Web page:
According to a recent article in The Patriot Ledger, proof of major errors made in the Braintree Police Department’s evidence room is continuing to mount. The article states that a recently released audit of the department’s evidence room indicated that thousands of items have gone missing, or are unaccounted for. Such items include drugs, money, and guns, all seized in relation to criminal cases. The audit also indicates that the evidence room’s record keeping was unquestionably sub-par.
Problems related to the keeping of the evidence have already resulted in the dismissal of a number of Braintree cases and the article states that hundreds of additional cases may have been similarly compromised. Specifically, the article states that 4,709 pieces of drug related evidence “could not be accounted for” and that “38 pieces had been compromised” – the audit found that the 38 items were “opened, left unpackaged, or found to have items missing.” The article further noted that “much of the missing drugs” were “bags of cocaine.”
In addition to the missing drug related evidence, the article states that the audit found that 2,490 pieces of property evidence was found to be missing. Additionally, the audit found that various videos being stored in the evidence room were unlabeled, which will lead to significant practical challenges in connecting such videos to specific cases, not to mention evidentiary challenges in terms of documenting chain of custody and authenticity. The article also notes that the test kits from sexual assault cases were stored outside the police station in a trailer, again raising questions as to chain of custody issues and whether such evidence can be successfully linked to a specific case.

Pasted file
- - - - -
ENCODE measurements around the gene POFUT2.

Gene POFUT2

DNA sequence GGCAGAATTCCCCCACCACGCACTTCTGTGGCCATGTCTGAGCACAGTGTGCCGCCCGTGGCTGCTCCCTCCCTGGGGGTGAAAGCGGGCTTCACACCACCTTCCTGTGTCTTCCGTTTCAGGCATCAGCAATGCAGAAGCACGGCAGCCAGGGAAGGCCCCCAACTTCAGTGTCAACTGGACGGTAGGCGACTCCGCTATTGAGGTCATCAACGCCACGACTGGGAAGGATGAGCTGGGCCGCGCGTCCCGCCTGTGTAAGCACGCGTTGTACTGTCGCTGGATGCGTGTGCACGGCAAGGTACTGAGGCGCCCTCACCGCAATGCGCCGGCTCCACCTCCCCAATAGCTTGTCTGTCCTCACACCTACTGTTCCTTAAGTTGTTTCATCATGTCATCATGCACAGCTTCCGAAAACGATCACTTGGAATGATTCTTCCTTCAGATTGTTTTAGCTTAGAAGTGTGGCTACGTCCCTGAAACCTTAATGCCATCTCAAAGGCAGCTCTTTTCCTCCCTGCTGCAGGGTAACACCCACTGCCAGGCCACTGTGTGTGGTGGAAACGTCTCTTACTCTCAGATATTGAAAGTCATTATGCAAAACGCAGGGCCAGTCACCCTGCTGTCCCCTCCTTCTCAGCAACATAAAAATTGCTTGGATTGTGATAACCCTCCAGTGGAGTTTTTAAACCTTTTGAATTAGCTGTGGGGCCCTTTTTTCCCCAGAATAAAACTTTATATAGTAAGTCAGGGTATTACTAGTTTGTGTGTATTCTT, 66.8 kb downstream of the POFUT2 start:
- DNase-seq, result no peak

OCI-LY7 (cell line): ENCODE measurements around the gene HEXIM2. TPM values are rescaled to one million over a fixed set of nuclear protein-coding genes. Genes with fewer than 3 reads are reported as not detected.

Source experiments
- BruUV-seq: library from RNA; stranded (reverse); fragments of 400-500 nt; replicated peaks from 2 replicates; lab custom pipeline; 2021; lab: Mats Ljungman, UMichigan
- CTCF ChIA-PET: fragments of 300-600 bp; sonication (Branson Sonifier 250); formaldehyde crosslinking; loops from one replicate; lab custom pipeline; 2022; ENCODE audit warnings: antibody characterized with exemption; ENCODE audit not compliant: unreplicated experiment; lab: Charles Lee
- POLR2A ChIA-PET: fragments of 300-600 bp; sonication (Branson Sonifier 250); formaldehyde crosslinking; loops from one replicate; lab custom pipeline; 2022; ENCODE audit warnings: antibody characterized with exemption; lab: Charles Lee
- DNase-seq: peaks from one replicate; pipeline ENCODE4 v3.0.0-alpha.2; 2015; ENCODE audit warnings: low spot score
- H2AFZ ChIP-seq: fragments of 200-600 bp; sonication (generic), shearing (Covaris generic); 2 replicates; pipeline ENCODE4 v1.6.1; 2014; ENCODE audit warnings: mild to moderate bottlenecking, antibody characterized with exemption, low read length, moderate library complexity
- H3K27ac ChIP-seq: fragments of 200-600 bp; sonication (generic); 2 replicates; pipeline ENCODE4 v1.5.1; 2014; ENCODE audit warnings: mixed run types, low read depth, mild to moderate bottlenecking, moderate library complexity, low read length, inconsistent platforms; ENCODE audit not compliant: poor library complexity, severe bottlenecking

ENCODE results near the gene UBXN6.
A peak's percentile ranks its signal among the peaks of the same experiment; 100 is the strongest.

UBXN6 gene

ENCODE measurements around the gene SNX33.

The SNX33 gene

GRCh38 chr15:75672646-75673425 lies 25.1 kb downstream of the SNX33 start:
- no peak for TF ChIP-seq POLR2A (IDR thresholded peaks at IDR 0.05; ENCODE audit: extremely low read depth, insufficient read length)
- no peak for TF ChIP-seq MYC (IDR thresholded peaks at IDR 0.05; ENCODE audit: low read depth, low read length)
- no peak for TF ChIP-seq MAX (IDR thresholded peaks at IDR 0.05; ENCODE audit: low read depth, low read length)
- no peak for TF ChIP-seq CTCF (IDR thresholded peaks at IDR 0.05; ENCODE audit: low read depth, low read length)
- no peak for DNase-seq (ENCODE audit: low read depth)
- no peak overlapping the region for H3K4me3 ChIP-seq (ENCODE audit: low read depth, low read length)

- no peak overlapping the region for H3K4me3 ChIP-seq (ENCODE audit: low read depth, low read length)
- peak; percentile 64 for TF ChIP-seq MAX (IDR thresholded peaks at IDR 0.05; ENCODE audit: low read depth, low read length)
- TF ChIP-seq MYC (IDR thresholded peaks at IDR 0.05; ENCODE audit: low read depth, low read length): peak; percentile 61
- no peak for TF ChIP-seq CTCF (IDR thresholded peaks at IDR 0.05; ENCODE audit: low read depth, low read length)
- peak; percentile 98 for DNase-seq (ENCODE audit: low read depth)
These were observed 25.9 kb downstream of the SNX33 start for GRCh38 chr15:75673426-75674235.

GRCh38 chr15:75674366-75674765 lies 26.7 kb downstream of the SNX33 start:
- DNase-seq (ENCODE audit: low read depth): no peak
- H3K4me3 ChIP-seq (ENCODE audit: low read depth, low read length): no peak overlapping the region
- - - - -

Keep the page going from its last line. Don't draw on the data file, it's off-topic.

The audit also found that approximately $400,000 in seized money was missing and that some of the bags containing such money were “ripped open in the back or cut open at the bottom, with cash missing.” The article states that the audit found that much of the missing money came from cases brought in 2001, 2002, 2012 and 2013, noting that the audit lists $82,074.96 missing from 2001.